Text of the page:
“How many times? There’s five days in a week. There were three days a week when he wasn’t out of town. If you’re looking for an X-number of workouts to validate me working hard, I hit four days a week, from about the third week of the offseason until spring training. Sometimes, Scott was there. Sometimes, he was out of town.”

From Coolbaugh:

“I saw Chris three times, and I threw to him, and that was it. It wasn’t anything that I physically [did] with him, or used the offseason with any one-on-one sessions to change something.”

So, not three days a week like Chris said?

“That had been in years past, not last year. Not this past one.”

From Showalter:

“I’m going to be supportive of Chris in this because Chris works hard at his trade. And I think people, a lot of time, because he’s not screaming and yelling and wearing emotions on his sleeve — he cares to a fault. Don’t think for a second that he’s just, [oh] well. I can tell you a lot. I’m there personally seeing a lot of work that Scott will do. Which day and what’s considered enough or not enough or whatever?”

Finally, from Palmer again:

“I stand by what I said. I just had a casual conversation [with Coolbaugh] because I read an article on January 5 in the Sun Paper that Ed Encina wrote. I said, ‘Chris is frustrated. He struck out looking 73 times last year out of what, 195 strikeouts? He’s got to make some adjustments.’ The first day of spring training, ‘I say, “I hear you worked a lot.” He goes, ‘No, we didn’t.’ You just heard the hitting instructor. Again, this is not a he-said, she-said, or Buck Showalter, who was kind put in the middle of it in the locker room today because didn’t know what I said. This team plays a lot better when Chris Davis plays well. He’s not playing up to his capabilities. He’s not making a lot of adjustments. That’s the point I made. We saw him looking at the third base coach when strike three came over. There’s something going on. He needs to some changes, and I’ll tell you what. Scott Coolbaugh, he had him in the minor leagues and he said he was the last guy that would leave the ballpark at night. I think he has to get back. It just doesn’t happen at this level. It doesn’t matter how much money you’re making. It’s not about how much money, how long your contract is. Are you doing the work to get better? I think that needs to improve. I’ll stand by that. I hope he does it and I hope he has success, because he’s a better player than he’s showed.”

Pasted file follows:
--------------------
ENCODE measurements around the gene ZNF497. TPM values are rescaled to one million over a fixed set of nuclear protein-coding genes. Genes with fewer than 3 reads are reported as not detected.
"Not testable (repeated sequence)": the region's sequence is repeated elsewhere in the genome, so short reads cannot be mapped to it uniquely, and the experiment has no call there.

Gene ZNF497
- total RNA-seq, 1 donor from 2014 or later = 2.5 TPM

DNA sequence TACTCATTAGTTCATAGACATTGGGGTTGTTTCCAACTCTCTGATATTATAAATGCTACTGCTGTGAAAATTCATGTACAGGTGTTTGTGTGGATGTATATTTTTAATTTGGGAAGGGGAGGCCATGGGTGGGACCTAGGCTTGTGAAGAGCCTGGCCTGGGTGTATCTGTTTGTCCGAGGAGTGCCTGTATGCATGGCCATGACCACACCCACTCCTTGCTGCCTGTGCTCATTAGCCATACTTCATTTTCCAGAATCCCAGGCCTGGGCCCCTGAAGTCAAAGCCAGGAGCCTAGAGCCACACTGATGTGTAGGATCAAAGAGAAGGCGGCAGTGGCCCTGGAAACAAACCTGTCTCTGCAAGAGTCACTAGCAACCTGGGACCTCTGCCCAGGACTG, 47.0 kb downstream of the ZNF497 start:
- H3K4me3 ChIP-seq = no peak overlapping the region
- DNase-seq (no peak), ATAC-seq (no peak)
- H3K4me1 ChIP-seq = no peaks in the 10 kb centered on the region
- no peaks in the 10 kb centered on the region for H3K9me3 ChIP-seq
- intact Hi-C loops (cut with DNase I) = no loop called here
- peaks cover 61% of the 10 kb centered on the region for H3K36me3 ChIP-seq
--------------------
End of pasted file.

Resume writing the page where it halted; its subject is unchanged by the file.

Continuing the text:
The Orioles went onto win Thursday’s game against the White Sox, with Palmer again on color commentary duty. Davis went 0-for-2 with two walks and one strikeout. Interestingly, he made a slight adjustment.

Palmer then got onto Twitter for his own wrap up of the series in Chicago, showing support for the team, offering a slight apology to Coolbaugh but only encouragement for Davis.

It’s tough to disagree with anything Palmer has said here. Davis has been, arguably, the worst hitter in baseball this year. What reason does Palmer have to lie about a conversation with Coolbaugh? Even more, neither Coolbaugh nor Davis sound too convincing that they worked together much in the off-season. As for Showalter, he said as much publicly as he needs to. He defended his two employees without disrespecting a team legend. However, some of this ire could be deflected to Showalter soon enough if he continues to bat Davis in the fifth spot of the lineup, when he clearly does not deserve that position based on his current performance.